Eating is a Habit and a Mindset - The Life You Love

Eating is a Habit and a Mindset

As a little bit of background, I've struggled to take care of my physical health for years.  I didn't drink enough water, eat enough fruits and veggies, exercise, eat on a schedule, or eat enough calories.  Instead, I chugged a lot of coffee and soda, snacked on candy and potato chips, told myself I didn't need to exercise because I was skinny, never ate breakfast, rarely ate lunch, and tended to binge on snacks after dinner.

I convinced myself that I could do anything I wanted to when it came to food and exercise because I was skinny.  And skinny somehow equaled healthy in my mind.  I would literally go days without drinking water or even looking at a vegetable, but it was fine because I liked the number on the scale and I liked how I looked in the mirror.


Recently, I asked my therapist about my eating habits because I was actually feeling pretty concerned with my habits.  That's when she reminded me that eating, just like anything else, really is a habit.  Not only that, but it's totally connected to how you feel and what you think.  We talked about the basics of what we know about habits, such as:

  • It's easier to replace a habit than to completely stop a habit.
  • It takes time to change your habits (a lot of people will tell you 21 days, but there's research that says it can take up to 200ish days!).
  • You will feel uncomfortable while changing your habits because it's abnormal for your body.



We also talked about eating as being all about your mindset about food.  I know, I know - it sounds kind of weird.  But trust me, it actually helps you.  My therapist and I use my sessions to brainstorm "homework" for the time between our next session.  The homework that I'm working on is keeping a food journal.  In my journal, I've been including:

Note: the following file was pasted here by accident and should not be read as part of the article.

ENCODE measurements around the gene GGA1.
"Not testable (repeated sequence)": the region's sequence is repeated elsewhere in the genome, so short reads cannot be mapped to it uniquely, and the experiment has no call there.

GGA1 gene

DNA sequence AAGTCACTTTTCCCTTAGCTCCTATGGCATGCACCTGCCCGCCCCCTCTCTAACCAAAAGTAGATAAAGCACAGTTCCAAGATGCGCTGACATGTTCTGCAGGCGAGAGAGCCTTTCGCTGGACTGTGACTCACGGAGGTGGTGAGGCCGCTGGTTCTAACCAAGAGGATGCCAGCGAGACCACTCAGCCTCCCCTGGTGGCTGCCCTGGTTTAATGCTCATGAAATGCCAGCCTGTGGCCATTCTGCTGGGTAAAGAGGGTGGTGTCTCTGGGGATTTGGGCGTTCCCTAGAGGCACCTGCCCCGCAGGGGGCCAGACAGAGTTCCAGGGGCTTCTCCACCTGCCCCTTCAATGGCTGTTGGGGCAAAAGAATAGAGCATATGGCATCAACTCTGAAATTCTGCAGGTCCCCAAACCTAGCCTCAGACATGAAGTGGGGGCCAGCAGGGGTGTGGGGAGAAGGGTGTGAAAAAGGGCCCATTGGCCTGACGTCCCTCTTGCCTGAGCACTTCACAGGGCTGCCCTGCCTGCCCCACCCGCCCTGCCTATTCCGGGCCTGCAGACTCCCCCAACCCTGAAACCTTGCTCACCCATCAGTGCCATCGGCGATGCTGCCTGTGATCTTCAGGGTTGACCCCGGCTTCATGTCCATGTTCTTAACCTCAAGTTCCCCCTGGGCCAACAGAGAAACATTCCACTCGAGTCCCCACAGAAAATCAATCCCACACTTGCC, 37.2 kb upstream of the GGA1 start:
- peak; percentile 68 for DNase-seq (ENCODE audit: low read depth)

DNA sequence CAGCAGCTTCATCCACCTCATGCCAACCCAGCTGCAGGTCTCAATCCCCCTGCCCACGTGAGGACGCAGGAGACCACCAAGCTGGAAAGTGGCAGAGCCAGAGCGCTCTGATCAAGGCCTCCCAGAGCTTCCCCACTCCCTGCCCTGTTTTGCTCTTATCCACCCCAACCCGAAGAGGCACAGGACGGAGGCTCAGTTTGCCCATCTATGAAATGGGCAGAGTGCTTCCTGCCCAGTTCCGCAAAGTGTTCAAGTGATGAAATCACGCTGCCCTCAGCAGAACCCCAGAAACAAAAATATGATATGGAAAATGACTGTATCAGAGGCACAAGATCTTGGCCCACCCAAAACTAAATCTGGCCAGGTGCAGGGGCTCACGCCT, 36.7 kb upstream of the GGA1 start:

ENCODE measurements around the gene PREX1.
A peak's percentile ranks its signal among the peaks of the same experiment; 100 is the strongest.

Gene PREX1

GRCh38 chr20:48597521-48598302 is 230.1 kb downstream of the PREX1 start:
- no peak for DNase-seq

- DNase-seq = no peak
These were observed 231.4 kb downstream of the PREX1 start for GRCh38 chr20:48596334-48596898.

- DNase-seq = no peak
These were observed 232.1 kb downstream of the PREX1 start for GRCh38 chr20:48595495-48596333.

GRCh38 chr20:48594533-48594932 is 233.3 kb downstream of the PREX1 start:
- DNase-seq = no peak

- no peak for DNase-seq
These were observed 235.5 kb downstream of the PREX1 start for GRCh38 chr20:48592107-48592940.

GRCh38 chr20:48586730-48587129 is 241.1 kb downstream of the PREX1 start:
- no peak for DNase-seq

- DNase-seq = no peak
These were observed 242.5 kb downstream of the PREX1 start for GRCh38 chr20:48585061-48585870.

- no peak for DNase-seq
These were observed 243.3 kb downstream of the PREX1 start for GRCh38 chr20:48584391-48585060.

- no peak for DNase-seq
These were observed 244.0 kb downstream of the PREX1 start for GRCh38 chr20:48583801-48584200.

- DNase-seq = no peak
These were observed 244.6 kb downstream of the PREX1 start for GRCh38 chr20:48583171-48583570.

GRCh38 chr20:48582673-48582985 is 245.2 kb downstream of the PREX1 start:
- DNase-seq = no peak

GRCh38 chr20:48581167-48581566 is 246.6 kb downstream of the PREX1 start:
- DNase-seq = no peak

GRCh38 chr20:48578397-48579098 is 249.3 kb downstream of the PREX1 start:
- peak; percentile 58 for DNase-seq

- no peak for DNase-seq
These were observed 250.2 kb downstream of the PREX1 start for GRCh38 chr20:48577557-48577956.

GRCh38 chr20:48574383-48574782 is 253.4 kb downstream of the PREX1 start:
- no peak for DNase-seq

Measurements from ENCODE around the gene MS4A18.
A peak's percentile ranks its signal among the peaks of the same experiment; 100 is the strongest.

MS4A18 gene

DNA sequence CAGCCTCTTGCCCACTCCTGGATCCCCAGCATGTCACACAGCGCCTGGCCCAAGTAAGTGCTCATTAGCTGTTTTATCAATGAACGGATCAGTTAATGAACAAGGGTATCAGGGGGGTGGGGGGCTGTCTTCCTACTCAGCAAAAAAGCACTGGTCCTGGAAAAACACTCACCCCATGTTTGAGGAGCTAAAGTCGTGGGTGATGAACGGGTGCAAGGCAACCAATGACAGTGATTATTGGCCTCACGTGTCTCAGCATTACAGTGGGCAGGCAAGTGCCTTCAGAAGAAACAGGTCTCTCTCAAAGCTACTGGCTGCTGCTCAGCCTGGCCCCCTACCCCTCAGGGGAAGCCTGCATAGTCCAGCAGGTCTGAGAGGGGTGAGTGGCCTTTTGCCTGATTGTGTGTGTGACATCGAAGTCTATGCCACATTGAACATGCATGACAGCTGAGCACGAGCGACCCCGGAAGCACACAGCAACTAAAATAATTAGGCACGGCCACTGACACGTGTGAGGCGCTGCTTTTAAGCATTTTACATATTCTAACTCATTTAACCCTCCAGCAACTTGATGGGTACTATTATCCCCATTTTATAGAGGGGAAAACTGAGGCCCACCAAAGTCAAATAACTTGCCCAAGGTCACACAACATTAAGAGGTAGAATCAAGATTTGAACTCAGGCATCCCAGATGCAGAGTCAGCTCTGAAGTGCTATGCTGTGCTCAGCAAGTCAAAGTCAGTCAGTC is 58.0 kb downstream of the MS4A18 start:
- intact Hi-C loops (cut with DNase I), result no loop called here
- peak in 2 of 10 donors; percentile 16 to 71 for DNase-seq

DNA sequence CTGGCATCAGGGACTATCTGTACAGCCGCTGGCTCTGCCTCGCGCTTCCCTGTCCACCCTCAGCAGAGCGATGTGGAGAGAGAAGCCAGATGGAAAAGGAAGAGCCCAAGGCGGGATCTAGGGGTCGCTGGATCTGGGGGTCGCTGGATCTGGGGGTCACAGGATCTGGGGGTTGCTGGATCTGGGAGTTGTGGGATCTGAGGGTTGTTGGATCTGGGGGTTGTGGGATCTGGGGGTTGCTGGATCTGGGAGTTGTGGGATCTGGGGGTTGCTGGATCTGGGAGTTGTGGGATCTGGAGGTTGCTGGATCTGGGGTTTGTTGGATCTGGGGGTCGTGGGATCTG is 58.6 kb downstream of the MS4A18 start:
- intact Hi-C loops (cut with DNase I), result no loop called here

• Everything I eat.
  • Total calorie count.
  • Step count.
  • Energy level.
  • Mood.
  • How I feel about food.
  • How I feel about exercise.
  • How I feel about my body.

I track my food and activity through my FitBit app, but I feel that writing it down makes it feel a little more personal.  I may also start using the 21 Day Fix format to help me get more vegetables and fruit into my diet.  It helps me to have a visualization and examples of what I should be eating to keep my body healthy.  I also plan to address my current eating habits by slowly replacing them with new and improved habits.  Right now, that means small steps like replacing chips with snacks like rice cakes, creating a meal plan in the morning and sticking to it throughout the day, and writing in my food journal.  

Obviously, I'm currently replacing my old snacking habits with better habits.  I'm using the daily meal plan to keep myself present in the moment and to remind myself that it takes one day at a time to change a habit.  Plus, using a daily meal plan allows me to listen to what my body wants and needs, which will help with those discomfort levels.  By keeping a journal, I'm reinforcing my habits and I have something that keeps me accountable.  I'm also using my journal to reflect upon how I feel about food, exercise, and my body.

After reading my story, how do you feel about your mindset about food?  How do you feel about your habits surrounding food?  What can you do to improve both your food mindset and your eating habits?  If you want to dig a little deeper, I recommend using this free Mindful Eating Quiz worksheet from Spotebi. And for your journalers out there, I found this list of 30 prompts about your relationship with food, which they refer to as emotional eating. Emotions and thoughts are a huge part of any behavior, even if you don't always realize it.


No comments